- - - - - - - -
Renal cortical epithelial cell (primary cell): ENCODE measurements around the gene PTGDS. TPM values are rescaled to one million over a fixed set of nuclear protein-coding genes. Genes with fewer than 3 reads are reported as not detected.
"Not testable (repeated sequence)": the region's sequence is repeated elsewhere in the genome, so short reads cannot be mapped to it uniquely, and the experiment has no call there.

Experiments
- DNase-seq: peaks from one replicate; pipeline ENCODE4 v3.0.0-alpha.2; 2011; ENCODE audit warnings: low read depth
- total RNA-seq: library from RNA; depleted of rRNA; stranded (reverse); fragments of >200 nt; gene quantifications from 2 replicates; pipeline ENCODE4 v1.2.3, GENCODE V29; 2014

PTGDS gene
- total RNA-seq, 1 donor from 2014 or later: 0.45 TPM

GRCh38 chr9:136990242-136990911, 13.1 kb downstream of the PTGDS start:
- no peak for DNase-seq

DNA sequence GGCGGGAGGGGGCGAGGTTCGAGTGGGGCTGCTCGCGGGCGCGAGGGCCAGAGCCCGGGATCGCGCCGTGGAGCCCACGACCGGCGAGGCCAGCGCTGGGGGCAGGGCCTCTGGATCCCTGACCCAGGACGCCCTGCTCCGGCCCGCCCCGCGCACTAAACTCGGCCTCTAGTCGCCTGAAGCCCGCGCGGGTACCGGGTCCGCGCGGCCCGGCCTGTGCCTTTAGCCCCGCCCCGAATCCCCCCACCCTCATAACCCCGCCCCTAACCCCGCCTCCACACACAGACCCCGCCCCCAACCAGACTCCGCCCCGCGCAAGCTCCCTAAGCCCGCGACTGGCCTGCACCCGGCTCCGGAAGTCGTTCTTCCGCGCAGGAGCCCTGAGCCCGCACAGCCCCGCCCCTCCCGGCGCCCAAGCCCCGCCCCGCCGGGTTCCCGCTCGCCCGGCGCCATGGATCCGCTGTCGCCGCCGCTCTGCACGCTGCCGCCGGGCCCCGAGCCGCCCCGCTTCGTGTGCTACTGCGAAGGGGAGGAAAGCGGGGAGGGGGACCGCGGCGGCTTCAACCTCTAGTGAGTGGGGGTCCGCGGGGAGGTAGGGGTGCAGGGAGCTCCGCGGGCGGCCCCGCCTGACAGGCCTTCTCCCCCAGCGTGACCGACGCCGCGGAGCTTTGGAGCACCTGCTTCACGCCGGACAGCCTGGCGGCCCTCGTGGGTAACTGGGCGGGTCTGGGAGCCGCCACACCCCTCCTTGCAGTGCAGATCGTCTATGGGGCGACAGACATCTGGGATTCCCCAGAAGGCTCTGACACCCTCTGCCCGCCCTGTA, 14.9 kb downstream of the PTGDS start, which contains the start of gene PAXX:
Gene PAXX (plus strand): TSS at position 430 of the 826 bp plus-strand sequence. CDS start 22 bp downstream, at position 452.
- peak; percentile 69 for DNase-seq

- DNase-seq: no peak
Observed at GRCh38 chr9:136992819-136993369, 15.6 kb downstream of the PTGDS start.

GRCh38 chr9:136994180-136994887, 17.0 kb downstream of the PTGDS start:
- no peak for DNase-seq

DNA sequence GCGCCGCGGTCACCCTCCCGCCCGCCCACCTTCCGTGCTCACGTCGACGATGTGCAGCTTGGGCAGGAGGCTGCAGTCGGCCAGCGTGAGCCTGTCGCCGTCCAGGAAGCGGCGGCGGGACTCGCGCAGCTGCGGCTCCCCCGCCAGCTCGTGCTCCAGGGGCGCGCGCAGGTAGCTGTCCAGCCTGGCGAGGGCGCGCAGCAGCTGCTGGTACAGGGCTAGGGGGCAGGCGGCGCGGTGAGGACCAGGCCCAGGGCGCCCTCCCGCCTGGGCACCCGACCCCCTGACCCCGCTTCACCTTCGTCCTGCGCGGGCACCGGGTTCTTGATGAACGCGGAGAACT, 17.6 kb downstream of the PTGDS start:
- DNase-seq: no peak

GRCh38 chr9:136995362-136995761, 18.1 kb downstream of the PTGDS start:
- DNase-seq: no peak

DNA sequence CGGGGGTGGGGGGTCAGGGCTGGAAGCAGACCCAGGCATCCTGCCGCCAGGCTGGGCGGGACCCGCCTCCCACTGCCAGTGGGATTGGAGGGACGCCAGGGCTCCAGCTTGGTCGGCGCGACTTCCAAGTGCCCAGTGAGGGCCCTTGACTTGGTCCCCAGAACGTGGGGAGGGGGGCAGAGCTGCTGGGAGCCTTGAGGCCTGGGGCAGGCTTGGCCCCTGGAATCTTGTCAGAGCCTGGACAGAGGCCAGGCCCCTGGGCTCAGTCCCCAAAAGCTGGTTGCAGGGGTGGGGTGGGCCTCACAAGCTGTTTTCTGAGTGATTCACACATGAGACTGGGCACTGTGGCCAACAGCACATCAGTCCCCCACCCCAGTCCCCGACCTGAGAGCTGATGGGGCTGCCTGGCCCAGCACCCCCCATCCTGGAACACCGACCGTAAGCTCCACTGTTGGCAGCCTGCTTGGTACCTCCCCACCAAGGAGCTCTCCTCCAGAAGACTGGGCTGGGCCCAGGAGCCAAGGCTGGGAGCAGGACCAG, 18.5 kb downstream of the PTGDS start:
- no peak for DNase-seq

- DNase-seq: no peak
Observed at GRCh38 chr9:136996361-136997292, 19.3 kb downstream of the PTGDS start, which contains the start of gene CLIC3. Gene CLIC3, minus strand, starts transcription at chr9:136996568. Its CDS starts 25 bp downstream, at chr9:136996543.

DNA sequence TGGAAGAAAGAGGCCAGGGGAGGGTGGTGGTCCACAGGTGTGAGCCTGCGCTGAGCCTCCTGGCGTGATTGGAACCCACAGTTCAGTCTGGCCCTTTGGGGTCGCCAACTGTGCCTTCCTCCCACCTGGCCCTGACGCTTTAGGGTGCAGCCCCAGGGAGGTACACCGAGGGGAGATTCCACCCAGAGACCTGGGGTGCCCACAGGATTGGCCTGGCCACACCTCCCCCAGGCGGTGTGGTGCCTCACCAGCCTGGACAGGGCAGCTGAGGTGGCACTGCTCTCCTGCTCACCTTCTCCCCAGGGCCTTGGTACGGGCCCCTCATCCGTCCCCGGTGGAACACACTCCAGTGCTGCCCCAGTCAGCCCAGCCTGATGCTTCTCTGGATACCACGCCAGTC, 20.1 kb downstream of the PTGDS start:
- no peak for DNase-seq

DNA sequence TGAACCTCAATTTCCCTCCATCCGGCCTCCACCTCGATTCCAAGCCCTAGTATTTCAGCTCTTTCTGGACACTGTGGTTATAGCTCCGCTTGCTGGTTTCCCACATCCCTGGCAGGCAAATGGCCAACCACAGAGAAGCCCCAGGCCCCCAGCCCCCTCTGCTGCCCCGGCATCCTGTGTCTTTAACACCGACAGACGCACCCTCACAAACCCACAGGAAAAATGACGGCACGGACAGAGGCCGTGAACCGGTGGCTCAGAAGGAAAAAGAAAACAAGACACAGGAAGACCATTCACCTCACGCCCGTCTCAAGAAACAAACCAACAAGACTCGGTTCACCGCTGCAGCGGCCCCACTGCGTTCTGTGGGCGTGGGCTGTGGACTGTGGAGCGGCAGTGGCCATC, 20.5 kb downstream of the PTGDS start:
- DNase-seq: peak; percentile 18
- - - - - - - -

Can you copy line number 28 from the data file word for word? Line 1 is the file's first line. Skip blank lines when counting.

- DNase-seq: peak; percentile 18